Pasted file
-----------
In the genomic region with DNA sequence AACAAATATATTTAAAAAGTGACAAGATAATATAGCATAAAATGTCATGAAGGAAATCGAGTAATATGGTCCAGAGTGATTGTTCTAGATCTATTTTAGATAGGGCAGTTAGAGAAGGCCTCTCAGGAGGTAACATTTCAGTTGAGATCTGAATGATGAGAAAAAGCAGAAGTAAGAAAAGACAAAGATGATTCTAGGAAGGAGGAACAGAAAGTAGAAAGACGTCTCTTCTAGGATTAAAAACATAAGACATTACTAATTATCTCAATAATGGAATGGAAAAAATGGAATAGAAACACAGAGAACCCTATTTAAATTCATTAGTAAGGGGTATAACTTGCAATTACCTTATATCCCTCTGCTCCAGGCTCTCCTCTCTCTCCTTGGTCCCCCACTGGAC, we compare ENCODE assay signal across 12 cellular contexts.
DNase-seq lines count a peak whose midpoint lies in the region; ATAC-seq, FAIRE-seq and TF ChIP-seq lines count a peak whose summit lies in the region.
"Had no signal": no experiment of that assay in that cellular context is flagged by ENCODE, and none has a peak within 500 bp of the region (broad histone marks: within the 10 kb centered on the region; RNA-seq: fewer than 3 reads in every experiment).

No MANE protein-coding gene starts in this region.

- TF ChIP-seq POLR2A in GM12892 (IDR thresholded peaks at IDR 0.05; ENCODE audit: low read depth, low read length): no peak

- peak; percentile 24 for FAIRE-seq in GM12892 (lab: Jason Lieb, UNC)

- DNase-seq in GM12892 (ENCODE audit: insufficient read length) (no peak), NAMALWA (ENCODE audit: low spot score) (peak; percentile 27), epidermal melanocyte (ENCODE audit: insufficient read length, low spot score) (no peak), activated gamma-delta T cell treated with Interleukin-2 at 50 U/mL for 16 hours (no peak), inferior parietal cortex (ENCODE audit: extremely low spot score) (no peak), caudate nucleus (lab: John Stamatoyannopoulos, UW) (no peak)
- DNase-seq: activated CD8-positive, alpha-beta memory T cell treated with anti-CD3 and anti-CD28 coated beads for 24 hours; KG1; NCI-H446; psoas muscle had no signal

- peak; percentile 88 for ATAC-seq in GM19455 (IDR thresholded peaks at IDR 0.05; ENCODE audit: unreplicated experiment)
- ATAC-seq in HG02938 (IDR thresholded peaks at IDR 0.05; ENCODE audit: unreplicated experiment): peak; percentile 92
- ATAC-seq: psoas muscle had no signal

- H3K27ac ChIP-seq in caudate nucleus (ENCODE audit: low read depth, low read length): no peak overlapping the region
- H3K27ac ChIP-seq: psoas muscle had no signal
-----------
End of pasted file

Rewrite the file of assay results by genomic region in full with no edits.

In the genomic region with DNA sequence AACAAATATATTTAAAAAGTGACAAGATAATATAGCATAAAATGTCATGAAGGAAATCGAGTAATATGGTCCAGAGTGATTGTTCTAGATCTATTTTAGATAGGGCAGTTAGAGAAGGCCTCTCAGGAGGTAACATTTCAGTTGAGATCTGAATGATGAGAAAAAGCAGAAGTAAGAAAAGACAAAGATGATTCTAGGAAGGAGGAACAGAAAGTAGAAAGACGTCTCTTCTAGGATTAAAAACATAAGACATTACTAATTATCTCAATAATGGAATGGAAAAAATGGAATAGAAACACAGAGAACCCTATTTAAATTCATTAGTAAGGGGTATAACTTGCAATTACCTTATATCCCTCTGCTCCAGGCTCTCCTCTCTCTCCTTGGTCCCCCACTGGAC, we compare ENCODE assay signal across 12 cellular contexts.
DNase-seq lines count a peak whose midpoint lies in the region; ATAC-seq, FAIRE-seq and TF ChIP-seq lines count a peak whose summit lies in the region.
"Had no signal": no experiment of that assay in that cellular context is flagged by ENCODE, and none has a peak within 500 bp of the region (broad histone marks: within the 10 kb centered on the region; RNA-seq: fewer than 3 reads in every experiment).

No MANE protein-coding gene starts in this region.

- TF ChIP-seq POLR2A in GM12892 (IDR thresholded peaks at IDR 0.05; ENCODE audit: low read depth, low read length): no peak

- peak; percentile 24 for FAIRE-seq in GM12892 (lab: Jason Lieb, UNC)

- DNase-seq in GM12892 (ENCODE audit: insufficient read length) (no peak), NAMALWA (ENCODE audit: low spot score) (peak; percentile 27), epidermal melanocyte (ENCODE audit: insufficient read length, low spot score) (no peak), activated gamma-delta T cell treated with Interleukin-2 at 50 U/mL for 16 hours (no peak), inferior parietal cortex (ENCODE audit: extremely low spot score) (no peak), caudate nucleus (lab: John Stamatoyannopoulos, UW) (no peak)
- DNase-seq: activated CD8-positive, alpha-beta memory T cell treated with anti-CD3 and anti-CD28 coated beads for 24 hours; KG1; NCI-H446; psoas muscle had no signal

- peak; percentile 88 for ATAC-seq in GM19455 (IDR thresholded peaks at IDR 0.05; ENCODE audit: unreplicated experiment)
- ATAC-seq in HG02938 (IDR thresholded peaks at IDR 0.05; ENCODE audit: unreplicated experiment): peak; percentile 92
- ATAC-seq: psoas muscle had no signal

- H3K27ac ChIP-seq in caudate nucleus (ENCODE audit: low read depth, low read length): no peak overlapping the region
- H3K27ac ChIP-seq: psoas muscle had no signal